Welsh winger now in the media.
Leighton James played over 50 times in a two-year stint on Wearside after joining from his hometown club Swansea City in 1982.
James arrived at Roker Park on a free transfer and made a huge impact in Alan Durban’s side’s fight for survival.
He scored four times for Sunderland as a winger including two penalties in a 2-1 home victory over Birmingham City in 1984.
“Roker was great to play on...The atmosphere was compact and close knit – the older grounds tend to be like that
- Leighton James
And the former Welsh international says he holds fond memories of his time at Roker Park.
“Roker was great to play on,” James said.
“The atmosphere was compact and close knit – the older grounds tend to be like that.
“The newer grounds are fantastic for viewing and they look cleaner but there is a concrete and steel feel to some of them. Roker had that warm family sentiment.
“That’s not to say the new grounds aren’t good, it’s just an opinion of mine that they can lack the atmosphere.”
James actually scored his first goal at Roker Park for Burnley in an international youth tournament back in 1972 as the Clarets defeated Sunderland.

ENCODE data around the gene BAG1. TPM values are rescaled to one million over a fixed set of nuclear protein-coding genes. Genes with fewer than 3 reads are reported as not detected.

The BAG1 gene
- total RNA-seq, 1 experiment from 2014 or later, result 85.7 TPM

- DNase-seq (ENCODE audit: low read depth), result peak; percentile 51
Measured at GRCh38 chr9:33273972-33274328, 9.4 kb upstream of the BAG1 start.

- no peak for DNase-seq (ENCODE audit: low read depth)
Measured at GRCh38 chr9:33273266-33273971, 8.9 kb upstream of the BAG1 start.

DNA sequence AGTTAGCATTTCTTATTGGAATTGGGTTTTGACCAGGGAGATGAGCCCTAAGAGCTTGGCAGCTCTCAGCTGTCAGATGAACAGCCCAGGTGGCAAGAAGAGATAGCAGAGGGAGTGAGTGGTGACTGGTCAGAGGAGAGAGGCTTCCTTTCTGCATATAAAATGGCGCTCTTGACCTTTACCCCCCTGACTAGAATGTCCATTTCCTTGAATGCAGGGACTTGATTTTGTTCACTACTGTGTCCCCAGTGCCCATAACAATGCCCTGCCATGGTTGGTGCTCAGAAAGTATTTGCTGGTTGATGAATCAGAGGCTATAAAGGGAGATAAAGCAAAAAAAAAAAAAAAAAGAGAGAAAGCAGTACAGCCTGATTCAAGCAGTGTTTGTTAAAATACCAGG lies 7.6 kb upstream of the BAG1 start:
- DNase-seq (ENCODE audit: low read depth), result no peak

He would later go on to play in the Home Nations tournament for Wales.
“That was a long time ago [the goal for Burnley at Roker],” he added.
“I remember coming up to stay in Washington and playing in the tournament with some really good teams – Hamburg were there along with some other foreign sides.
“It’s funny actually because I left Roker Park on the Sunday and I played the international home nations tournament a few days later.”
James was talking to safc.com just days after Swansea’s rivals Cardiff City were promoted to the Barclays Premier League.
And, though, he is Swansea through and through he says the Welsh derby is beneficial to the Barclays Premier League in the same way as Sunderland’s rivalry with Newcastle.
“I think it’s a fantastic achievement by Cardiff and now Swansea have set the benchmark for them to follow.
“For the last two seasons Swansea fans have always looked for the fixtures against Manchester United and Arsenal now they’ll look for the Cardiff games.
“It’s similar to the rivalry up in the north-east between Sunderland and Newcastle in the sense that it would be a disaster if one went down as both clubs love the fixture.
“Both sides [Swansea and Cardiff] will be looking to break the 30 season long record of neither beating the other in both league games in a campaign.”
Since retiring from playing in 1989, James took on coaching roles with Bradford, Morecambe and Accrington Stanley before moving into the media side of the game in the late 90s.
“I coached and managed for a while but after some time I’d had enough,” he explained.
“I went into the media side with TV, radio and newspapers and I’ve thoroughly enjoyed it.
“I’d love to do more but we’re a bit isolated down here in South Wales, but I do local stuff with the South Wales Evening Post and also the BBC.”